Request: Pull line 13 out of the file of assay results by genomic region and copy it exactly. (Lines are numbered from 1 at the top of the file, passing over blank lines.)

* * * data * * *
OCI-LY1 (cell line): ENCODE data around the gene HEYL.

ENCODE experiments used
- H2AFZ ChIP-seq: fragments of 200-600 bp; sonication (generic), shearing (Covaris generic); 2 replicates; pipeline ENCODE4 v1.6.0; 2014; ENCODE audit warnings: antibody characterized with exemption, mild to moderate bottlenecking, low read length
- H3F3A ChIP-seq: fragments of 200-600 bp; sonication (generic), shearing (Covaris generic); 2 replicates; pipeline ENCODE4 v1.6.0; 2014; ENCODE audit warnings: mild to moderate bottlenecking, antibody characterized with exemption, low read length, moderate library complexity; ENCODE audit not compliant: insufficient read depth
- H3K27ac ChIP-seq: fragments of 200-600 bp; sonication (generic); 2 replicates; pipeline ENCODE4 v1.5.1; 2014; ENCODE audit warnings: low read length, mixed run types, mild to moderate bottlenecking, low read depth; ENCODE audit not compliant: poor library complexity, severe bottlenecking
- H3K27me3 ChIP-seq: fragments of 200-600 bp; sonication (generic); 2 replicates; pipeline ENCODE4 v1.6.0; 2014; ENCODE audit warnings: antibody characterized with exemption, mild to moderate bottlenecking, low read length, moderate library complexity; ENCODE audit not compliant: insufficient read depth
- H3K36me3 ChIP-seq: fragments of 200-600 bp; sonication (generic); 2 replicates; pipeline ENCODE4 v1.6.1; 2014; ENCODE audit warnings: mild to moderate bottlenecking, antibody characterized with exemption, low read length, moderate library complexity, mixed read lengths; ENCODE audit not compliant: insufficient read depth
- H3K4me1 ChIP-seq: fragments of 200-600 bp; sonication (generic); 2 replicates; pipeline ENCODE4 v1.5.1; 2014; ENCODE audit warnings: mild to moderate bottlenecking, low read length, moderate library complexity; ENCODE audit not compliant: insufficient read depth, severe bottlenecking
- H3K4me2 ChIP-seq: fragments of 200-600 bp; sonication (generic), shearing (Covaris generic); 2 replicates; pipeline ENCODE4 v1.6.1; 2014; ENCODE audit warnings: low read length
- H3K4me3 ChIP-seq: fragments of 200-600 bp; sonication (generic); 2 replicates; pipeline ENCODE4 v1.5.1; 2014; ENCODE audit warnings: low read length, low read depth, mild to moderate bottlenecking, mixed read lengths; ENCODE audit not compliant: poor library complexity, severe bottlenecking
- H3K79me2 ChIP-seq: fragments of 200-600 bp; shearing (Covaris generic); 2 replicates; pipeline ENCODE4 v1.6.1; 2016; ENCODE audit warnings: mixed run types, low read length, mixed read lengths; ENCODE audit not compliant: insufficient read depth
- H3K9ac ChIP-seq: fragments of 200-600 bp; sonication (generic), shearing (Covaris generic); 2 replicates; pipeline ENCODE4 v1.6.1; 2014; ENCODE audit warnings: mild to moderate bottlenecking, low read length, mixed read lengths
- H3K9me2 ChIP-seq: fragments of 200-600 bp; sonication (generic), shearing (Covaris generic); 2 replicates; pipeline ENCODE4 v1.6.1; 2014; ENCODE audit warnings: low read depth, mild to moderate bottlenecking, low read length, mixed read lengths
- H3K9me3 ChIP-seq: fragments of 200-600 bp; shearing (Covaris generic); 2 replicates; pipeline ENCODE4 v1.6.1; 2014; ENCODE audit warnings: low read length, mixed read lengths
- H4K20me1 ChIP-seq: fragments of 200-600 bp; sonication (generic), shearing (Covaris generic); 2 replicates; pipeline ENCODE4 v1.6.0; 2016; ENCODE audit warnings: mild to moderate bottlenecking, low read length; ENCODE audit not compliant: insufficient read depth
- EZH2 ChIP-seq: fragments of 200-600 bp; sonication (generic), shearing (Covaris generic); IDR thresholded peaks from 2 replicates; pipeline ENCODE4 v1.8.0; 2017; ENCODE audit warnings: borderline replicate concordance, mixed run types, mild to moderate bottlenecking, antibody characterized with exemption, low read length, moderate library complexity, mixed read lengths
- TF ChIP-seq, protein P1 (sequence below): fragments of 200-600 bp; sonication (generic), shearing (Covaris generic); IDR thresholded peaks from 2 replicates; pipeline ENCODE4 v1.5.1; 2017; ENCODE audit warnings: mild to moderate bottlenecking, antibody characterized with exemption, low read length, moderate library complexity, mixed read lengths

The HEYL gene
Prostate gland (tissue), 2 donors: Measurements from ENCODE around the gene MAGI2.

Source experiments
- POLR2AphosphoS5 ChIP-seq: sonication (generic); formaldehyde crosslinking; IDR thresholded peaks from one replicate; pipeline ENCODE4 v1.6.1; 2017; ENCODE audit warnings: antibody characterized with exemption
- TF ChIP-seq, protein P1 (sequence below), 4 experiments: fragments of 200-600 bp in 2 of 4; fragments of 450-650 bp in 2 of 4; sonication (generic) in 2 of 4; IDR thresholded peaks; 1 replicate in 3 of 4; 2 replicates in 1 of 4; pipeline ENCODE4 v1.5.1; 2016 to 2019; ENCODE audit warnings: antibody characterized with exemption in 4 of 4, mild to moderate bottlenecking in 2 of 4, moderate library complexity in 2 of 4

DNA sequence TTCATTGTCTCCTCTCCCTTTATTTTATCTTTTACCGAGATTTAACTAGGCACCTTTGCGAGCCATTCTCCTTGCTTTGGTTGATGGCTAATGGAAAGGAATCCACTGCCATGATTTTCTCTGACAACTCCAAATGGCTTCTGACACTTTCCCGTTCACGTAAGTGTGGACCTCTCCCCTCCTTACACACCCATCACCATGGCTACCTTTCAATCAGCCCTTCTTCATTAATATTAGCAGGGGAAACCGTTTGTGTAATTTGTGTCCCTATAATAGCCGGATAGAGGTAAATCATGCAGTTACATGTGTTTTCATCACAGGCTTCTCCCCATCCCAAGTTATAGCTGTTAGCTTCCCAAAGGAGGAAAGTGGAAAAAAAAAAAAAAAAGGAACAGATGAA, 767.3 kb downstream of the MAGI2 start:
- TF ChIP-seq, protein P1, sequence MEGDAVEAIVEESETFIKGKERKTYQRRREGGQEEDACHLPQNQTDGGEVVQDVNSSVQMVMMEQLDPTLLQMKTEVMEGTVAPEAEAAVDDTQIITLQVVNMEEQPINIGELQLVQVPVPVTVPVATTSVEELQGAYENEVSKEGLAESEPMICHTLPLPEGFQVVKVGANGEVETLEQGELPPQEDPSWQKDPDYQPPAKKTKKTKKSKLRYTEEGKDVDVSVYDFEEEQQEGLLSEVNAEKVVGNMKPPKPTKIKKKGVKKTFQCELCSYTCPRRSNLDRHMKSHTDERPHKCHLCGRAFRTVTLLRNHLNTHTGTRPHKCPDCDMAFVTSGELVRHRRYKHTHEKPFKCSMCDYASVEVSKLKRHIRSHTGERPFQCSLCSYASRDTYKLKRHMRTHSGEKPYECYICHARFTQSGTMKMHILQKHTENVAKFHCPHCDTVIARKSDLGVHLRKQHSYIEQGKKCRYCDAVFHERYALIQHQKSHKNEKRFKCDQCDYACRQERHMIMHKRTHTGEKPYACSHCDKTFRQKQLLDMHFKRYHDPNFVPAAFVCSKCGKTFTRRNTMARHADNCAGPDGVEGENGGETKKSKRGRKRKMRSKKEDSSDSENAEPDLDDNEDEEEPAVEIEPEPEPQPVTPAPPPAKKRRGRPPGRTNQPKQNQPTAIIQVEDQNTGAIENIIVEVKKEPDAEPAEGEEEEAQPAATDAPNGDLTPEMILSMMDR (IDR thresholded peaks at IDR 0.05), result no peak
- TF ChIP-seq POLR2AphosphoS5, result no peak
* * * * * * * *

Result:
- H3K9me2 ChIP-seq: fragments of 200-600 bp; sonication (generic), shearing (Covaris generic); 2 replicates; pipeline ENCODE4 v1.6.1; 2014; ENCODE audit warnings: low read depth, mild to moderate bottlenecking, low read length, mixed read lengths